Both major party candidates for governor say Illinois should put more money into education. But neither is ready to embrace a controversial plan that would change how state money is distributed to schools.
A proposal passed by the state senate is meant to even out how much money schools have to operate. Schools where poverty is high and property values are low would get more state funding by cutting money for wealthier districts.
Supporters say the change is fair. Gov. Pat Quinn isn't on board.
State education leaders urge Illinoisans to weigh in on their priorities for education as the state develops the 2016 K-12 budget.
The State Board of Education will hold public hearings to gather opinions and ideas about resources and funding. This year the hearings will also offer attendees an opportunity to give feedback on Senate Bill 16, which would distribute state dollars more equitably among public school districts.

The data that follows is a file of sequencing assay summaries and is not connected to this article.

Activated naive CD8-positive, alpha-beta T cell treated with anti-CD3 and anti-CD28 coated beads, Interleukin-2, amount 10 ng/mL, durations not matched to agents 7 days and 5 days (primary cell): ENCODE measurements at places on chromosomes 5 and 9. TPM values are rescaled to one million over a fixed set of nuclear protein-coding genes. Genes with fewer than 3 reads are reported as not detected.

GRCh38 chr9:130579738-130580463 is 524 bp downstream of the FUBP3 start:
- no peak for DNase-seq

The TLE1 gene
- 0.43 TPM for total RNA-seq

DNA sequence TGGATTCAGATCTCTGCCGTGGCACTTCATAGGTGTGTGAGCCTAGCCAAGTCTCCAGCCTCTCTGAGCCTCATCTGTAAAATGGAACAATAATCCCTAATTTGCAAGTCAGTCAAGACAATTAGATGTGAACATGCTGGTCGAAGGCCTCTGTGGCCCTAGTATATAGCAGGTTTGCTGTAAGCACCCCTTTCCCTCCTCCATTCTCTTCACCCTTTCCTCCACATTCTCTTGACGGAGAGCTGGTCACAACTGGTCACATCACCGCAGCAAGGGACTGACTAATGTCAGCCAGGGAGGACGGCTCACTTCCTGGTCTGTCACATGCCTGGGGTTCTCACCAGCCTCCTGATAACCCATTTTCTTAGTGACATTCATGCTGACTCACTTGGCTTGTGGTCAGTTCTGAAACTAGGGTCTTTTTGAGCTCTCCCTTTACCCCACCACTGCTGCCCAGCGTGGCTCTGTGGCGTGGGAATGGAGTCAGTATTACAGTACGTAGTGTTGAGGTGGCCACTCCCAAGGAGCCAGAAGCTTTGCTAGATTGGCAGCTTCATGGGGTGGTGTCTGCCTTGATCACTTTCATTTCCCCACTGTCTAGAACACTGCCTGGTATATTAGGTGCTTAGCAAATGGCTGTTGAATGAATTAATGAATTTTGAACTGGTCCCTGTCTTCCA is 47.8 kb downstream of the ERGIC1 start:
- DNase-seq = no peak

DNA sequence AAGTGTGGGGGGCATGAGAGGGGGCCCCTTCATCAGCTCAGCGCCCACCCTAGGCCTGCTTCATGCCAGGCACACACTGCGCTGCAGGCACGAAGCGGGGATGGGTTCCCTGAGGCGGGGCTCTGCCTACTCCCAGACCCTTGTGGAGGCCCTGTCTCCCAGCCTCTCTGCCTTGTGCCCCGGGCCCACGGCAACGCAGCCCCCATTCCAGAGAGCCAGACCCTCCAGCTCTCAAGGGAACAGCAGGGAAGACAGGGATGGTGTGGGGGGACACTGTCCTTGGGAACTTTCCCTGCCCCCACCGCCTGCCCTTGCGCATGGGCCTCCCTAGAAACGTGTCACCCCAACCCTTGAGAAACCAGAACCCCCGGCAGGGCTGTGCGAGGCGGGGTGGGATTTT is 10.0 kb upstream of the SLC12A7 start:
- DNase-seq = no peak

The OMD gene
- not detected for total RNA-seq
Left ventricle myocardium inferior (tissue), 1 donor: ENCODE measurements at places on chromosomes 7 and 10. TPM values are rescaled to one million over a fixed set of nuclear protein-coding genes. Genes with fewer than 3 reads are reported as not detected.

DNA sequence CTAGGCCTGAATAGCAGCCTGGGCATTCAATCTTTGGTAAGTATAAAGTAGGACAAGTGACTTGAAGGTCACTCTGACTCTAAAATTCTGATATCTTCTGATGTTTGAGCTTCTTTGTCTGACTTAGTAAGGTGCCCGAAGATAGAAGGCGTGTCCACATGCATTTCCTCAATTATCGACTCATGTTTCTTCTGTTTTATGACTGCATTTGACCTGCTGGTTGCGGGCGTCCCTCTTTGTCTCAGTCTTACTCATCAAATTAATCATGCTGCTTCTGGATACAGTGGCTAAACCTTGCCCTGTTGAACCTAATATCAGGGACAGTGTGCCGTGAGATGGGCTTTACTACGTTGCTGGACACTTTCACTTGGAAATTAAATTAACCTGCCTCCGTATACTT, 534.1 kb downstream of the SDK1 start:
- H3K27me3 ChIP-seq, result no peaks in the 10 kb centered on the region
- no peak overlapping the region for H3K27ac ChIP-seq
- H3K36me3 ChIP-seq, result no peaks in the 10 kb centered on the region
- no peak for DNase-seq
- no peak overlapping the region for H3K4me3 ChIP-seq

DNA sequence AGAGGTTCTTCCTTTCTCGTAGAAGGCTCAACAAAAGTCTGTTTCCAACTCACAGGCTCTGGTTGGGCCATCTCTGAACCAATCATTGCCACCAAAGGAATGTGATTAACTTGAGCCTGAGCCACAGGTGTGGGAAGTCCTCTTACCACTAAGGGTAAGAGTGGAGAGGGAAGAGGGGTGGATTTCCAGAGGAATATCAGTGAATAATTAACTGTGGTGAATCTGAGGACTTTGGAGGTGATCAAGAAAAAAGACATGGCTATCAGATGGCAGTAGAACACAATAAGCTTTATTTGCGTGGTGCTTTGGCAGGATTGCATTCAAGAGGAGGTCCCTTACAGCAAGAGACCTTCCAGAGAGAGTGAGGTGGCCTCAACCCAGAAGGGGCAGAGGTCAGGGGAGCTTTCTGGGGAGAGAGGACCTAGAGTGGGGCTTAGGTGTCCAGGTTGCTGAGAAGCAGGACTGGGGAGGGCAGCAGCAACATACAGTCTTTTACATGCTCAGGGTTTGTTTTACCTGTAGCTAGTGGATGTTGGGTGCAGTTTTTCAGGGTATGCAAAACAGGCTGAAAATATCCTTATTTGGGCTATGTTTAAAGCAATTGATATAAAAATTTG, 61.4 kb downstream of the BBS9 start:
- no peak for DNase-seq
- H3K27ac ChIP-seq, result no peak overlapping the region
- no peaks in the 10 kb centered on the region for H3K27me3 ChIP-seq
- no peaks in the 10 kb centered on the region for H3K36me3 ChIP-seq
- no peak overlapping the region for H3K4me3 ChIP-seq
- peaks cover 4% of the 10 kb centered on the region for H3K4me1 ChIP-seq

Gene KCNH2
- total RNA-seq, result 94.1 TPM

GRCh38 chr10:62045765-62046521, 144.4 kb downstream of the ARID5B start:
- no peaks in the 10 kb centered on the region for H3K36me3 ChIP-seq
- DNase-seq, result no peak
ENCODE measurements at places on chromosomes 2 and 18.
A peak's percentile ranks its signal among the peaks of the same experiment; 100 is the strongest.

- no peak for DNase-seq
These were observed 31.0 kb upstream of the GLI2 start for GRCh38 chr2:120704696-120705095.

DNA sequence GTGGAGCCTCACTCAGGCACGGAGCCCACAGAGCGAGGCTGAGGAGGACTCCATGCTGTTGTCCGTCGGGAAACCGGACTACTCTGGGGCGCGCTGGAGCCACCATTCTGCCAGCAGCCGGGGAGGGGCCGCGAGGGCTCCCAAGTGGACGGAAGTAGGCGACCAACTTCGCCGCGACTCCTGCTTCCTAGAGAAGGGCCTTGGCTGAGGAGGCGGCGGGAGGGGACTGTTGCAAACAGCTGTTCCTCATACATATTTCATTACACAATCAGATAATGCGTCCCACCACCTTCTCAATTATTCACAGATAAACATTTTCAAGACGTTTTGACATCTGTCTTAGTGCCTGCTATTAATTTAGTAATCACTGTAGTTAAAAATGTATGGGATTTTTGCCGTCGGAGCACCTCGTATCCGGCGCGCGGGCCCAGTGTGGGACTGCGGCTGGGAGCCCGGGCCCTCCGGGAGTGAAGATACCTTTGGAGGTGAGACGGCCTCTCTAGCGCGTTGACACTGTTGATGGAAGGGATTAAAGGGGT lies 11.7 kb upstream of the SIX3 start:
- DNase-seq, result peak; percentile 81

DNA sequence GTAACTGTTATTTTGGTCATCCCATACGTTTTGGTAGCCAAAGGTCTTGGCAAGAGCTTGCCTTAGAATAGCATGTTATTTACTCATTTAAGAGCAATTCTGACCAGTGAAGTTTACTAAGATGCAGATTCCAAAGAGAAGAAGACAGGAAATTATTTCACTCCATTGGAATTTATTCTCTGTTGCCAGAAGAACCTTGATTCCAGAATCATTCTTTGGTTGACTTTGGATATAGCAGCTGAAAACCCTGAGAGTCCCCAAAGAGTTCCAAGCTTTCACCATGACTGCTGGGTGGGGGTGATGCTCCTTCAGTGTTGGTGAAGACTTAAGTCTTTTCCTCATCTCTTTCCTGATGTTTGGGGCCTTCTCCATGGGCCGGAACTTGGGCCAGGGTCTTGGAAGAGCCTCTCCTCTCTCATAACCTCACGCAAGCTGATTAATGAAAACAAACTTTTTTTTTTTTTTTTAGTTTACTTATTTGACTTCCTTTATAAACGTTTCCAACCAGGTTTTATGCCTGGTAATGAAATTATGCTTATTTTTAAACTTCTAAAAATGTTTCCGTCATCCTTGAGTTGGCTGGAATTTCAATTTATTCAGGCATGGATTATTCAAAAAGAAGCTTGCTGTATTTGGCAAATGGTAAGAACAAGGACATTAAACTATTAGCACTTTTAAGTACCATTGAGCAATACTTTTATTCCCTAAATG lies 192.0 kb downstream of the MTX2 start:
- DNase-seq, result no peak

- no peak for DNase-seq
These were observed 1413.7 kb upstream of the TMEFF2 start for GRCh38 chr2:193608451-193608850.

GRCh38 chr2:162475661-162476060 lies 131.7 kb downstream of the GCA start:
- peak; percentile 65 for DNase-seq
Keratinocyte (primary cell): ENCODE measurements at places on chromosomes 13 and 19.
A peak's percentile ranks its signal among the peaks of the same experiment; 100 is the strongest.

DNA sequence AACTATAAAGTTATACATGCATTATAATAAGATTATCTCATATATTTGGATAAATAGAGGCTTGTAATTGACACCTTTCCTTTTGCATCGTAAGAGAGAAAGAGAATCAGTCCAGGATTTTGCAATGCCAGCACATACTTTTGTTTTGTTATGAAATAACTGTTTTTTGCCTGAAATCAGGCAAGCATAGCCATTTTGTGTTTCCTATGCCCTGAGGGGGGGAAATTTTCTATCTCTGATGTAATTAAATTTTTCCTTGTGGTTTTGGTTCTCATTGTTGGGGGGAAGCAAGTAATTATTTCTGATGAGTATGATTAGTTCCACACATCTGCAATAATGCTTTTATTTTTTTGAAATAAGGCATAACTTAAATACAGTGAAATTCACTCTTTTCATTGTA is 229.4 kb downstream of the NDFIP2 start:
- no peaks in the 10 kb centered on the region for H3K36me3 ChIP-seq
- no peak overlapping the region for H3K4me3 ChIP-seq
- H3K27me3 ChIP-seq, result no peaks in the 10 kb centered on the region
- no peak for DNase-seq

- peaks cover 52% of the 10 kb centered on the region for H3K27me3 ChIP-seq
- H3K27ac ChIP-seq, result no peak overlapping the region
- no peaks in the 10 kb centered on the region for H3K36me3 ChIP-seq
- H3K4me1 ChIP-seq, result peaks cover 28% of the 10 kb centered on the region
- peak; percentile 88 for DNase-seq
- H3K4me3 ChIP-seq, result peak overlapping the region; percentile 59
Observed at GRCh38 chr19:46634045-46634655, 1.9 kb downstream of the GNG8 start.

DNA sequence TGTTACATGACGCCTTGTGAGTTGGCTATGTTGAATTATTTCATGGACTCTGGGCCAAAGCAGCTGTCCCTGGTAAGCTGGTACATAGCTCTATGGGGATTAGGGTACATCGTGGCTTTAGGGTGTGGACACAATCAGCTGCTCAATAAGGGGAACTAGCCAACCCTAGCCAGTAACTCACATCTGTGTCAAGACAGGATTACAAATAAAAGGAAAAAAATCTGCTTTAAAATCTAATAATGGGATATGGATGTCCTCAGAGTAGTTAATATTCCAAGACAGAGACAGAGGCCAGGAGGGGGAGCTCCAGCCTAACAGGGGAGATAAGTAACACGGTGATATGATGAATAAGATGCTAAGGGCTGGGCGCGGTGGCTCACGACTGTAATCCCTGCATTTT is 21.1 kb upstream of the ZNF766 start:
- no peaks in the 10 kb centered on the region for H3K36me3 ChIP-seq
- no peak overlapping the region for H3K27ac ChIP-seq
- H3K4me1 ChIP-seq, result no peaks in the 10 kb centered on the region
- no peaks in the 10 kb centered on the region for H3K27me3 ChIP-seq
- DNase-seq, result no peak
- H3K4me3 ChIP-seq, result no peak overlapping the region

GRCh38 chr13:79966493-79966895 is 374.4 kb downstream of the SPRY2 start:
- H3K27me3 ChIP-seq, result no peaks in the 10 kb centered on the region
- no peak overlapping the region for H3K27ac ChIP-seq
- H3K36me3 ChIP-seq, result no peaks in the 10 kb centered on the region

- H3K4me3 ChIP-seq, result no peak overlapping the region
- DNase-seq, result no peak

The Freeport School Board says it is investigating the district superintendent for “certain administrative actions and decisions.”
In an August 17 written statement, Board President Janice Crutchfield says that the Board decided to place Superintendent Roberta Selleck on paid administrative leave on July 15 while the Board pursued its investigation.
Illinois lawmakers are beginning to debate how much money the state will put toward education. First, though, a group of legislators say Illinois needs to fix how it parcels out that money to individual districts.
Senator Andy Manar, D-Bunker Hill, says Illinois has a problem with the "how." He says the state uses an outdated formula to determine what portion of Illinois' education budget each school gets.